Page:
between one cut of meat and another cut of meat. And this creates awareness
to show, where is their diet? That will suggest choosing
what are the items that they should be looking at and then
thinking about recreating so that overall their eating
patterns becomes better. So again, I do a lot of
swapping with the patients. And you can see here, this
is a just an example of what the patient just gives me. And last but not least, I-this
is a project that we created for patients that, instead of going
to restaurants, they’ll be using small mom-and-pop stores, and
they were consuming a lot of different sandwiches,
especially at lunch time. And we were concerned
about the amount of sodium. So we wanted to help them to
select the cold cuts that had the least amount of sodium. So we created this handout. And as you can see here, going
back again to my love of graphs, we indicated what were the
different types of cheeses and cold cuts, which one had more
or less amount of sodium. So that when there’s not the
best choices, I want to offer the better choices, the
more realistic choices. But everything is guided. And even there are some
recommendations here that says, “If you consume the high-sodium
lunch, then this is what you can do at night and have
these others choices that are lower in sodium.” Because I am not focused
on just one meal. I am focused on what is
done day-in and day-out. So circling back again to the
healthy eating patterns, not just demonizing one
meal versus another. And to make sure that your
patients know, always use what we call the ‘Teach-Back.’ Have the patient tell you,
what did I learn today. Ask the patients
to demonstrate or explain what you have just said. When you go home, how
would you share this with your husband or your children? And how would you reconstruct
this meal to make it healthier? Then you know whether
your explanation actually was clear to the patient. So this one of my favorite
slides, and one boy tells the other one, “I taught
my dog how to sing.” And then the young man says,
“I don’t hear anything.” And he responds, “I
said I taught him how to sing, not that he learned.” So remember, information
is not education. So to conclude, I just want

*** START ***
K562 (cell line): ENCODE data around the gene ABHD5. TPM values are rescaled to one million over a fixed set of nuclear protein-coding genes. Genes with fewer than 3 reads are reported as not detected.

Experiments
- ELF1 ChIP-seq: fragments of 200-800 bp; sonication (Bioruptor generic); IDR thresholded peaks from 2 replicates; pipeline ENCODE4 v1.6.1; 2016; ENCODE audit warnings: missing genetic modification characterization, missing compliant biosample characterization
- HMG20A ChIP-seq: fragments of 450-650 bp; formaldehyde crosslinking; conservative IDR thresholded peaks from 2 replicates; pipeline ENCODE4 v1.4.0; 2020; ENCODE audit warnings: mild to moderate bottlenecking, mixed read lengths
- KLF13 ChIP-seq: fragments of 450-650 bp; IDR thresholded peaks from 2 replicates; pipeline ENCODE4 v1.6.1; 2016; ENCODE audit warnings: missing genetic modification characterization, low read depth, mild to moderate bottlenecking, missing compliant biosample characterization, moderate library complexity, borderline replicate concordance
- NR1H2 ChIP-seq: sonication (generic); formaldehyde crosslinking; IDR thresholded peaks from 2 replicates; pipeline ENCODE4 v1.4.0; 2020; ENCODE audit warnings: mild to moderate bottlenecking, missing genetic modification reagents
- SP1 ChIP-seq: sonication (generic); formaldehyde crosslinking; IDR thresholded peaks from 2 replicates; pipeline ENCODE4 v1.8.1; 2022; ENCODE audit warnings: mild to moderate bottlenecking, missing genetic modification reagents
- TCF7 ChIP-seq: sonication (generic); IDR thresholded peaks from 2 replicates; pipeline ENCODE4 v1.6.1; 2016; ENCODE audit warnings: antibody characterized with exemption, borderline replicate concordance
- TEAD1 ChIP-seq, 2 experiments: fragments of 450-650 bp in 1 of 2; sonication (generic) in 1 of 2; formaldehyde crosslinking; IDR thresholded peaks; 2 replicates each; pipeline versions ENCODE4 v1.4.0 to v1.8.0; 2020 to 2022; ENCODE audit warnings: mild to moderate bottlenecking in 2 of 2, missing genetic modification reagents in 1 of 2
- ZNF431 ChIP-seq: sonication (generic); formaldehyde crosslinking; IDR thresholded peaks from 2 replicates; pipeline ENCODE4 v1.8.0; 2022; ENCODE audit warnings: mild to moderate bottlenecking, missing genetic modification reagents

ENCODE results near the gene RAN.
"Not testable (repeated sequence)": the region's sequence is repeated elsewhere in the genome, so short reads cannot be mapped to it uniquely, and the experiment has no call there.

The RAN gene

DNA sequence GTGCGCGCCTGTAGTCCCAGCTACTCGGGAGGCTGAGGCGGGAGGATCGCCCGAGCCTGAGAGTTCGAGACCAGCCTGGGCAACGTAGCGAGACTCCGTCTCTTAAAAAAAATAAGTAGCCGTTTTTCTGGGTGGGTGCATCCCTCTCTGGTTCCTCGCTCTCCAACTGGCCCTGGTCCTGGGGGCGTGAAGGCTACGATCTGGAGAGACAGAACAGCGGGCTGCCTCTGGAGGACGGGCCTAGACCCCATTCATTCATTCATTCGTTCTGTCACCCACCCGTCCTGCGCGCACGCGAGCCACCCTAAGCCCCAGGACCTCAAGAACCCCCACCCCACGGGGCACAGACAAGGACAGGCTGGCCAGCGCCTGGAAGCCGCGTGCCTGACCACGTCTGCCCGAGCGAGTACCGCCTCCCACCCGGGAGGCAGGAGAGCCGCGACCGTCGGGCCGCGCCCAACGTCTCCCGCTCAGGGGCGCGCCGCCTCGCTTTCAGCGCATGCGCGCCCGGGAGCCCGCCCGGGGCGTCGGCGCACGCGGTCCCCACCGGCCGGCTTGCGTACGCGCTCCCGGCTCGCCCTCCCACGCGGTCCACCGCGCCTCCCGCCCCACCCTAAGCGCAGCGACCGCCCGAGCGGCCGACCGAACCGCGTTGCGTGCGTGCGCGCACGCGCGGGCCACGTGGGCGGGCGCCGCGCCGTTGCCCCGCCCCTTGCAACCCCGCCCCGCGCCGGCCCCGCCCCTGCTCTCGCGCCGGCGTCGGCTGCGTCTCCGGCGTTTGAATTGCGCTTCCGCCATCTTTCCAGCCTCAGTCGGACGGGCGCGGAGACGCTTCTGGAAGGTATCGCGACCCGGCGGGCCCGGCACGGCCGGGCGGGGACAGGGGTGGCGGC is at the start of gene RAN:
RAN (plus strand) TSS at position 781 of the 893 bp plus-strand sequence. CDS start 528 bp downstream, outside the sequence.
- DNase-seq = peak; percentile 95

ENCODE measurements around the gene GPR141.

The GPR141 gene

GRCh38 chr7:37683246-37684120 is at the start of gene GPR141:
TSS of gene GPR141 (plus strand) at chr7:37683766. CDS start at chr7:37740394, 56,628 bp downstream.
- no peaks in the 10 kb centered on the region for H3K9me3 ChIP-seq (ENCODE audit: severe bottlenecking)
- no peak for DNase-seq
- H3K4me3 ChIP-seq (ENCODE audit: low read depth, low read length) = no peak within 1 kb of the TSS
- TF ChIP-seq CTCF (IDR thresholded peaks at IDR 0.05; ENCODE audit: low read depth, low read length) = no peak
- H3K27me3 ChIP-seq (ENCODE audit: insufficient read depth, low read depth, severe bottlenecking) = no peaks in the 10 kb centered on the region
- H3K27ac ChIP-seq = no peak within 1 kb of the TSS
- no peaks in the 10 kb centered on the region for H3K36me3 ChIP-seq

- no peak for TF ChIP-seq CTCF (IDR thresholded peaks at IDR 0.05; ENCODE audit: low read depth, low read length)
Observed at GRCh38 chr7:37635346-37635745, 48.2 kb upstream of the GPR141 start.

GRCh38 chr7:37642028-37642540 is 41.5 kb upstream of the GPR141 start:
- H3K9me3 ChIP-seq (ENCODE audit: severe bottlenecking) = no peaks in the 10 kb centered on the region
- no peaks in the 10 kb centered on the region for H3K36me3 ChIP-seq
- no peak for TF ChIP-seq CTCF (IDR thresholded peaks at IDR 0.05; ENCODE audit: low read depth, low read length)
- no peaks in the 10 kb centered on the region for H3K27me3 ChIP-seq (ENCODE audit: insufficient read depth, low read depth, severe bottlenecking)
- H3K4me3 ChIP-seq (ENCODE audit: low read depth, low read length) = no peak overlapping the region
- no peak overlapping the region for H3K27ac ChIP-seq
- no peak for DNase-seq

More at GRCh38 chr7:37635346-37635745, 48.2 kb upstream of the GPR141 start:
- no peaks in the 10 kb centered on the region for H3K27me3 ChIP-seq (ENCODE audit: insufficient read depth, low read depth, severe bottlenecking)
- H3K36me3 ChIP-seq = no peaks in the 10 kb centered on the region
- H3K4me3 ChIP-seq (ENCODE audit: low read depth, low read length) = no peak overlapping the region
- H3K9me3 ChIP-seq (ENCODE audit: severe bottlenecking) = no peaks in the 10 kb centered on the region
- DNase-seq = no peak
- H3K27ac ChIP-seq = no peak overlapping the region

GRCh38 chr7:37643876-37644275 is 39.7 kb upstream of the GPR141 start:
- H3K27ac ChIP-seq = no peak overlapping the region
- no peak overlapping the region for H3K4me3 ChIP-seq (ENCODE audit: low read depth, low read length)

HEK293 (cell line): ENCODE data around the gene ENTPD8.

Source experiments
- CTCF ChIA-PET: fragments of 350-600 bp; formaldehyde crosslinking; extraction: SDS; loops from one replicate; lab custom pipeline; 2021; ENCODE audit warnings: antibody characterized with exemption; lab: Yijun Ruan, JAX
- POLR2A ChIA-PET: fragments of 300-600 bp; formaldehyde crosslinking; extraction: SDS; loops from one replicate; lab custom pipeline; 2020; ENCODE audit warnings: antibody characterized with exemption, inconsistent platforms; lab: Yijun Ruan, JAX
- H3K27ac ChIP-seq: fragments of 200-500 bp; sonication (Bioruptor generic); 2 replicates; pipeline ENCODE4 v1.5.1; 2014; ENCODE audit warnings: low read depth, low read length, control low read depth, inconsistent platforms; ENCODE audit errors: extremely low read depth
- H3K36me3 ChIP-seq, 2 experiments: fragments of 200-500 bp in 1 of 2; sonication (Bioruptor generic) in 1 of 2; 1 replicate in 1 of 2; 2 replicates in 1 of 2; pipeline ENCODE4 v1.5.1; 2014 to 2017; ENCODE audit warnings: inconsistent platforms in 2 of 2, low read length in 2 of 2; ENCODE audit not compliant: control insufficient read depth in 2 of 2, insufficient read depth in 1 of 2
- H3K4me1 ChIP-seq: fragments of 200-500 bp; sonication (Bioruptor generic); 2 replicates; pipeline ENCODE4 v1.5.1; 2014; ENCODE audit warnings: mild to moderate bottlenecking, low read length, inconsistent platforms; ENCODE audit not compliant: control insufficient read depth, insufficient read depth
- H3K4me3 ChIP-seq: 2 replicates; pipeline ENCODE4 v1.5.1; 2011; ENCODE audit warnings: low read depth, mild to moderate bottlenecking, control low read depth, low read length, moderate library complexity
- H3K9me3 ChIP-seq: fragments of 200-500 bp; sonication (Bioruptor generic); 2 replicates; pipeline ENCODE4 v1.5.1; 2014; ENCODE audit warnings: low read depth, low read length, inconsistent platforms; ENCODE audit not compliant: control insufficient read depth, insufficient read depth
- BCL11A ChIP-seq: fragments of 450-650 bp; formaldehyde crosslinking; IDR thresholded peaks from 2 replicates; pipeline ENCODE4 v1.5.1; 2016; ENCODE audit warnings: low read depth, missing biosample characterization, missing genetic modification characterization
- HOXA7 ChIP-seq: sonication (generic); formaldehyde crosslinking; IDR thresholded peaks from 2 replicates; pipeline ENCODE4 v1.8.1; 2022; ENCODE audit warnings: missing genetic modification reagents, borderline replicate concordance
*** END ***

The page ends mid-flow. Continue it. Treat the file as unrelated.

to show you some of the questions that you can pose
to use the teach-back method. You can say things like, “Using
your own words, you tell me…” Or many times, I say, “I have
given you so much information. Can you tell you me
in your own words…” Or, “How could you describe
this to someone else?” So we have to come to the
end of this presentation. And this is the knowledge
check question. The amount of saturated fat for
someone with diabetes should be? Individualized? Less than 10 percent
of the calories? Less than 30 percent
of calories? Depends on the
triglycerides level? OK. So let’s me show you. Fifty-five percent
of you says less than 10 percent of the calories. So that is the correct answer,
because the recommendations are that the amount of fat that is
recommended is the same as the general population and the
recommendations from the dietary guidelines do specify that the
consumption of saturated fats should be less than 10 percent. So I am going to pass this over
to my friend, Betsy, who will give you a summary
of the presentation. Thank you very much. Thank you Jenna and
thank you Lorena. We have been blessed
of having these great two speakers with us today. As we conclude our overview this
webinar today, we are reminded of the important potential for
the guidelines to implement policy as well as practice. Given the significant
nutrition-related health issues facing the US population, such
as cardiovascular diseases, type 2 diabetes, and certain
cancers, the importance of the best possible science to inform
the public regarding dietary recommendations is a paramount. Managing the chronic disease